# Mutually Exclusive Events and Independence

A LevelAQAEdexcelOCRAQA 2022

## Mutually Exclusive Events, Independence and Modelling

Mutually exclusive events are events that cannot both happen. Independent events are events that do not affect each other.

A Level   ## Mutually Exclusive Events

Two events $\color{red}A$ and $\color{blue}B$ are mutually exclusive if they can’t both happen – i.e. $\mathbb{P}(\color{red}A\color{grey}\cap\color{blue}B\color{grey})=0$.

If $\color{red}A$ and $\color{blue}B$ are mutually exclusive, then the probability of $\color{red}A$ or $\color{blue}B$ is the sum of the probabilities of the individual events.

$\mathbb{P}(\color{red}A\color{grey}\cup\color{blue}B\color{grey})=\mathbb{P}(\color{red}A\color{grey})+\mathbb{P}(\color{blue}B\color{grey})$

A Level   ## Independent Events

If two events $\color{red}A$ and $\color{blue}B$ are independent, then they do not affect each other. This means:

$\mathbb{P}(\color{red}A\color{grey}|\color{blue}B\color{grey})=\mathbb{P}(\color{red}A\color{grey})$

$\mathbb{P}(\color{blue}B\color{grey}|\color{red}A\color{grey})=\mathbb{P}(\color{blue}B\color{grey})$

$\mathbb{P}(\color{red}A\color{grey}\cap\color{blue}B\color{grey})=\mathbb{P}(\color{red}A\color{grey})\mathbb{P}(\color{blue}B\color{grey})$

A Level   ## Modelling Assumptions

Most probability models have made several assumptions in order to be practical to use.

For example, when you roll a die, you assume that each number is equally likely. But in reality, the die could be biased, or could have a small probability of landing on its edge.

Common assumptions include:

• Equally likely events: Are these events actually equally likely? Could there be other low probability outcomes? Are they significant enough to render the model redundant?
• Modelling based on past data: Can we trust the data? How was it sampled? Is it relevant to what we are doing?
• Randomness: Is the outcome genuinely random? Are we doing something that could affect the outcome without us knowing?
A Level   ## Example 1: Mutually Exclusive Events

Events $\color{red}A$ and $\color{blue}B$ are mutually exclusive. If $\mathbb{P}(\color{red}A\color{grey}\cup\color{blue}B\color{grey})=0.9$ and $\mathbb{P}(\color{red}A\color{grey})=0.3$, what is the probability of $\color{blue}B$?

[2 marks]

$\mathbb{P}(\color{red}A\color{grey}\cup\color{blue}B\color{grey})=\mathbb{P}(\color{red}A\color{grey})+\mathbb{P}(\color{blue}B\color{grey})$

$0.9=0.3+\mathbb{P}(\color{blue}B\color{grey})$

\begin{aligned}\mathbb{P}(\color{blue}B\color{grey})&=0.9-0.3\\[1.2em]&=0.6\end{aligned}

A Level   ## Example 2: Independent Events

Suppose $\mathbb{P}(\color{red}A\color{grey})=0.9$, $\mathbb{P}(\color{blue}B\color{grey})=0.4$ and $\mathbb{P}(\color{red}A\color{grey}\cap\color{blue}B\color{grey})=0.3$. Are $\color{red}A$ and $\color{blue}B$ independent?

[1 mark]

For independent events, $\mathbb{P}(\color{red}A\color{grey})\mathbb{P}(\color{blue}B\color{grey})=\mathbb{P}(\color{red}A\color{grey}\cap\color{blue}B\color{grey})$

Here, $\mathbb{P}(\color{red}A\color{grey})\mathbb{P}(\color{blue}B\color{grey})=0.9\times 0.4=0.36$

And $\mathbb{P}(\color{red}A\color{grey}\cap\color{blue}B\color{grey})=0.3$

So they are not equal and the events are not independent.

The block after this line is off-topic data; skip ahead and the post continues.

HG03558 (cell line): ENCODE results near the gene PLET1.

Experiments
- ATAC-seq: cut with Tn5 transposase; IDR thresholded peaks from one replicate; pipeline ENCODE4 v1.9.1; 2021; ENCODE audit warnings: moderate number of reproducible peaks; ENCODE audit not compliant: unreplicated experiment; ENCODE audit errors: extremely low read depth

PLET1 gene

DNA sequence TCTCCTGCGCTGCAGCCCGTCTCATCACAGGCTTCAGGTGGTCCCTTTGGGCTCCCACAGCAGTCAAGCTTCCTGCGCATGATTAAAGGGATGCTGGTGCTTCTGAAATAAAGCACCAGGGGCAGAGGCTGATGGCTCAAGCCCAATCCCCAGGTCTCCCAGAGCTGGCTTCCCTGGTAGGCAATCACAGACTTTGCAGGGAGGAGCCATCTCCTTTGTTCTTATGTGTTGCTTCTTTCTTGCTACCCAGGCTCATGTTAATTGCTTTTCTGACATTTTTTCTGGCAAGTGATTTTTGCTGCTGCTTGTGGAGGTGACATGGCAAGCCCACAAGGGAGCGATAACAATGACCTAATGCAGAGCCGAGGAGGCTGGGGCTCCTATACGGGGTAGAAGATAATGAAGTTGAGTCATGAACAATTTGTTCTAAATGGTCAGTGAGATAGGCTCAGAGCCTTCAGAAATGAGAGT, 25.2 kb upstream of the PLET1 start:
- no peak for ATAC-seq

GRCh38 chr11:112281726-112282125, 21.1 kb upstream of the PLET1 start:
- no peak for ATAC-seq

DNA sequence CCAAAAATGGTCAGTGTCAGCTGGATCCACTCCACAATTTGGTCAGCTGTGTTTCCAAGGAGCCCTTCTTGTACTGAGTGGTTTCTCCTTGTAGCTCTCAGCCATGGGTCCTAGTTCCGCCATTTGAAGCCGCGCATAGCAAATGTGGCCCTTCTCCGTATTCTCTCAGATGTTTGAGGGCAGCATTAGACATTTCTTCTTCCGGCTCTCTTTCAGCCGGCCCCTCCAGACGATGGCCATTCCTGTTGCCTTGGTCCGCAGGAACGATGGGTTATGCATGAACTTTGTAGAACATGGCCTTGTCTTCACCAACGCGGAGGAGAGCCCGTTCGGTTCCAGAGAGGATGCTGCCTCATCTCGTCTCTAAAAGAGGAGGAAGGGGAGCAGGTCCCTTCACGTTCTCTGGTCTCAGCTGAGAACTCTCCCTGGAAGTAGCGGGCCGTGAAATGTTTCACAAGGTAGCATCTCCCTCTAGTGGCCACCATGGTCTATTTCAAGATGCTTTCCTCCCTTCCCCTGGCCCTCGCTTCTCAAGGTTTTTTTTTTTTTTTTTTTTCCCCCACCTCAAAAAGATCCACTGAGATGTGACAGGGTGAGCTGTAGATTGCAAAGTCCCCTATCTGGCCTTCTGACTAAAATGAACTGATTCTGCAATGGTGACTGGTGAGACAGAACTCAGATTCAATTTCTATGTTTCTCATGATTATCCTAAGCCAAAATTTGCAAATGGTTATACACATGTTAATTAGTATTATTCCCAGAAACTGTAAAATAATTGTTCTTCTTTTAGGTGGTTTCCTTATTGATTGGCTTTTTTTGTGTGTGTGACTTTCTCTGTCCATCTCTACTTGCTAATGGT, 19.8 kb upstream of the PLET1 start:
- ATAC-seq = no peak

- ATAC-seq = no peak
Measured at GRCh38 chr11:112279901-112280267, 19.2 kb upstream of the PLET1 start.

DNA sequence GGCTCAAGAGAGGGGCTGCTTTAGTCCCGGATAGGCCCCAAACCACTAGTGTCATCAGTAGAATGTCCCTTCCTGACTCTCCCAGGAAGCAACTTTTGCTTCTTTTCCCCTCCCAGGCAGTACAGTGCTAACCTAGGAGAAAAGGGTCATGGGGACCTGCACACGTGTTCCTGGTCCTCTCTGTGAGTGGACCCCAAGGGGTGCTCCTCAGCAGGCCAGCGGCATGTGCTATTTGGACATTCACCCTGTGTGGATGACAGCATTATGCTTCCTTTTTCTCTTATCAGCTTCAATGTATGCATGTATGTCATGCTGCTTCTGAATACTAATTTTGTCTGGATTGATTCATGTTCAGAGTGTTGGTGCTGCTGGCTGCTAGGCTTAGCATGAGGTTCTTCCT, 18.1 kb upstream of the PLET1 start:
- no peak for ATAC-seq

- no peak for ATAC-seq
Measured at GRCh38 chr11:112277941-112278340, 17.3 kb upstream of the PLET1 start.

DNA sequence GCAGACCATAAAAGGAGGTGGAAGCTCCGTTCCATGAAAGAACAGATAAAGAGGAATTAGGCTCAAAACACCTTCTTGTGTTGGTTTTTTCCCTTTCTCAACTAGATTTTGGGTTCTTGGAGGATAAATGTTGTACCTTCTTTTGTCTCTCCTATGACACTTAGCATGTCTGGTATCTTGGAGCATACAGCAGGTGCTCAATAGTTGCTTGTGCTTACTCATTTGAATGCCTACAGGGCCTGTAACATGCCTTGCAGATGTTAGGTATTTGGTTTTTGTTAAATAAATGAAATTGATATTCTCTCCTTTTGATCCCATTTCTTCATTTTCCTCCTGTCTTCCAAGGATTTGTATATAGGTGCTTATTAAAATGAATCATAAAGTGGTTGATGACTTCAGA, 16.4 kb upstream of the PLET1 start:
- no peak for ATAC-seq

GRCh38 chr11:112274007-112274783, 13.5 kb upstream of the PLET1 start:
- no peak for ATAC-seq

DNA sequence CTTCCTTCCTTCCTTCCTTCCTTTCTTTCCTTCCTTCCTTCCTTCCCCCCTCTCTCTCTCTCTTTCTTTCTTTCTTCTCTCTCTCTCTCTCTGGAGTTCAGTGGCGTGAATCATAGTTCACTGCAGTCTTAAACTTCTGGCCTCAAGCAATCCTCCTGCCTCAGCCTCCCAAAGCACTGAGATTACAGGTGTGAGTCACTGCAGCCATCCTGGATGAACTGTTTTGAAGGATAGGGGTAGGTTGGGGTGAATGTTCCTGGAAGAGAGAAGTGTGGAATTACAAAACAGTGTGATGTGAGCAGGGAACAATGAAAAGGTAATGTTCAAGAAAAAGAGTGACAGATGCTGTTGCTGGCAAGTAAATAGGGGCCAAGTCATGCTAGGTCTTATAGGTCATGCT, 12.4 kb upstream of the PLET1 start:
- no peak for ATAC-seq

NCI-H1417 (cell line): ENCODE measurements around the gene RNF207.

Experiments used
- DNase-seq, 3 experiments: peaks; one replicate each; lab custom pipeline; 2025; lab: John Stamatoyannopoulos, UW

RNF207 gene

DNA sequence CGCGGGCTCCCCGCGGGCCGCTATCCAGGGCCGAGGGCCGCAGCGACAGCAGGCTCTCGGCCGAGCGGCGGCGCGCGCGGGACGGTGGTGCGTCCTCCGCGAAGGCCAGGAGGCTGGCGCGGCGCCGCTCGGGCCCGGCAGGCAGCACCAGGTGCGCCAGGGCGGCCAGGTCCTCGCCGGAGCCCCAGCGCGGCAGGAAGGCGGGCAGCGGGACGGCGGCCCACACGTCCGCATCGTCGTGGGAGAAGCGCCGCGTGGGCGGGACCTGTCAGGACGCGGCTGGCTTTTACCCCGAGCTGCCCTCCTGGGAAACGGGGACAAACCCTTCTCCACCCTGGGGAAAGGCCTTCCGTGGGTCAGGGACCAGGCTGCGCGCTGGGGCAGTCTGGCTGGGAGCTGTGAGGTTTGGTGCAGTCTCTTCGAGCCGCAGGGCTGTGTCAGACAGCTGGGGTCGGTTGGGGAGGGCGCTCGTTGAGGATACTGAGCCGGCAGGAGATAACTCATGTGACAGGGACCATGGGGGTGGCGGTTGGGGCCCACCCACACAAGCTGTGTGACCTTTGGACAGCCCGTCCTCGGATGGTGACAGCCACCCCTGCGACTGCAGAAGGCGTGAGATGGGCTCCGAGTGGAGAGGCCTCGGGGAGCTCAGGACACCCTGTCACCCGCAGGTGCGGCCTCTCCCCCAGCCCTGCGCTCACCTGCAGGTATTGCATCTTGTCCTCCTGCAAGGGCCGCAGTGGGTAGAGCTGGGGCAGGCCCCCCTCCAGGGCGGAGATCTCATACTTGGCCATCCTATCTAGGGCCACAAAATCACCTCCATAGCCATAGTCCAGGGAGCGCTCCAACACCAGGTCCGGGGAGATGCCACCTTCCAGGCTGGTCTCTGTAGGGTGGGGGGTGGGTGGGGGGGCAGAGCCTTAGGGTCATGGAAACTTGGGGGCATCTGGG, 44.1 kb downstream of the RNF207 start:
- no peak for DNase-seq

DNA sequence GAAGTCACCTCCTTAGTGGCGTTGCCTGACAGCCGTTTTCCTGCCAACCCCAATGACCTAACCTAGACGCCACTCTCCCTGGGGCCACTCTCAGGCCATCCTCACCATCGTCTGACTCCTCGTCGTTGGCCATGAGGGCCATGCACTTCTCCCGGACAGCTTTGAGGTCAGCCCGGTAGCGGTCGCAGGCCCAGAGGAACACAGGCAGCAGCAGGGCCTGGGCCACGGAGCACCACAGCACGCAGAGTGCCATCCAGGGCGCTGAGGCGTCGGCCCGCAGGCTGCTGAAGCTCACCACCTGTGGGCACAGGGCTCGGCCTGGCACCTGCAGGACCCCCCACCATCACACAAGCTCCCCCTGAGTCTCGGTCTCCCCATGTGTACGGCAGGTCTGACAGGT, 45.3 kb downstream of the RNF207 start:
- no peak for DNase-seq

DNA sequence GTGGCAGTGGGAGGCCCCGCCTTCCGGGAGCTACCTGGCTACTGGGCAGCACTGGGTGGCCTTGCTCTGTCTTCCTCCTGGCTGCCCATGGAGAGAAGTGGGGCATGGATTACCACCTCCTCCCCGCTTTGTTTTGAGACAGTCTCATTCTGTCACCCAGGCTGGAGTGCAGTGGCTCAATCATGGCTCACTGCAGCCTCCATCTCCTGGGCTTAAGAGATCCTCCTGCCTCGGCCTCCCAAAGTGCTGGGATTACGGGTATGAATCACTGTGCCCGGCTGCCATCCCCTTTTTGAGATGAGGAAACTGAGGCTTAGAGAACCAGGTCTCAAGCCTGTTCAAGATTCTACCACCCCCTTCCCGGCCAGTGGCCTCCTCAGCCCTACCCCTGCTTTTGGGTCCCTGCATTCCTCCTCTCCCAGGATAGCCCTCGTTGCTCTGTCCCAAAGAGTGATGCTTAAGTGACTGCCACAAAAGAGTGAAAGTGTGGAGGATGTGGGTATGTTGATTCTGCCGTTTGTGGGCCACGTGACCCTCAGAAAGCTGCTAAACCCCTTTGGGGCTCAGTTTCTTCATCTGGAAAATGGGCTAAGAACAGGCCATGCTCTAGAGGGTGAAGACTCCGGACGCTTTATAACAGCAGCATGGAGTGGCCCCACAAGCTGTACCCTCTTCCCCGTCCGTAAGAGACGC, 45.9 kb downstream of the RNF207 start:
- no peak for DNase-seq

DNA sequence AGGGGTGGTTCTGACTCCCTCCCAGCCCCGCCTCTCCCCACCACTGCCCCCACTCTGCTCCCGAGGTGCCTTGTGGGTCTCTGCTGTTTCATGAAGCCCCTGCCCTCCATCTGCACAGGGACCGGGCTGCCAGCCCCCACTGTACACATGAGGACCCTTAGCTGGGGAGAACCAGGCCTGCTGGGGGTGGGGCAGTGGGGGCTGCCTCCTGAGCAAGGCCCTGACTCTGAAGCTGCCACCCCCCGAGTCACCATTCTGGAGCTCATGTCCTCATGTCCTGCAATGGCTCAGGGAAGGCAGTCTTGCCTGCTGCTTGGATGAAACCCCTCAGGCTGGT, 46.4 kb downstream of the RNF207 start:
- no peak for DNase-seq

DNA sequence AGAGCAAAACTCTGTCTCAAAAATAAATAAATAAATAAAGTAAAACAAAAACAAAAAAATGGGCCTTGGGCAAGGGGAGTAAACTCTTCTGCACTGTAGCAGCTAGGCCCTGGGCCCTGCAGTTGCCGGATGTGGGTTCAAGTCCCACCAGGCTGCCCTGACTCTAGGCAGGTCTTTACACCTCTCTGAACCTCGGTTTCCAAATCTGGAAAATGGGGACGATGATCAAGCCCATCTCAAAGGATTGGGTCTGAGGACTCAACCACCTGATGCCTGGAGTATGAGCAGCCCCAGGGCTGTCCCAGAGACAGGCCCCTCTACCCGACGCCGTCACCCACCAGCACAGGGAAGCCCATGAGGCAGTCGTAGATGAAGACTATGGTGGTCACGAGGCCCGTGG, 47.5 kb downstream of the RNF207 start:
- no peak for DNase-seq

A Level   ## Example 3: Assumptions in Modelling

Define a probability model for flipping a coin twice and state three assumptions you have made.

[5 marks]

We can define the model with a tree diagram: We have assumed that:

• Heads and tails are the only possible outcomes.
• Both outcomes are equally likely.
• The coin tosses are independent.
A Level   ## Example Questions

If the events are mutually exclusive, then $\mathbb{P}(A\cup B\cup C)=\mathbb{P}(A)+\mathbb{P}(B)+\mathbb{P}(C)=0.35+0.4+0.3=1.05$ which is a probability greater than $1$, which is not allowed. Hence, the events cannot be mutually exclusive.

For independent events, to find out the probability of both happening, we just multiply the probabilities of each – remember $\mathbb{P}(A\cap B)=\mathbb{P}(A)\mathbb{P}(B)$

The probability of rolling a $6$ is $\dfrac{1}{6}$ and the probability of flipping a tails is $\dfrac{1}{2}$

Hence, the probability of both is $\dfrac{1}{6}\times\dfrac{1}{2}=\dfrac{1}{12}$

a) $\mathbb{P}(\text{two trains in ten minutes})=\dfrac{1}{6}\times\dfrac{1}{6}=\dfrac{1}{36}$

b) We assumed:

• The data is reliable and sampled correctly.

a) i)

\begin{aligned}\mathbb{P}(A')&=1-\mathbb{P}(A)\\[1.2em]&=1-0.5\\[1.2em]&=0.5\end{aligned}

ii)

\begin{aligned}\mathbb{P}(A'|B)&=1-\mathbb{P}(A|B)\\[1.2em]&=1-0.7\\[1.2em]&=0.3\end{aligned}

iii)

\begin{aligned}\mathbb{P}(B)&=\dfrac{\mathbb{P}(A\cap B)}{\mathbb{P}(A|B)}\\[1.2em]&=\dfrac{0.15}{0.7}\\[1.2em]&=0.214\end{aligned}

iv)

\begin{aligned}\mathbb{P}(B')&=1-\mathbb{P}(B)\\[1.2em]&=1-0.214\\[1.2em]&=0.786\end{aligned}

v) $\mathbb{P}(B)=\mathbb{P}(A\cap B)+\mathbb{P}(A'\cap B)$

$0.214=0.15+\mathbb{P}(A'\cap B)$

\begin{aligned}\mathbb{P}(A'\cap B)&=0.214-0.15\\[1.2em]&=0.064\end{aligned}

vi)

\begin{aligned}\mathbb{P}(A\cup B)&=\mathbb{P}(A)+\mathbb{P}(B)-\mathbb{P}(A\cap B)\\[1.2em]&=0.5+0.214-0.15\\[1.2em]&=0.564\end{aligned}

b) If $A$ and $B$ are independent, then $\mathbb{P}(A)\mathbb{P}(B)=\mathbb{P}(A\cap B)$.

$\mathbb{P}(A)\mathbb{P}(B)=0.5\times 0.214=0.107$

$\mathbb{P}(A\cap B)=0.15$

So they are not equal, so the events are not independent.

A Level

A Level

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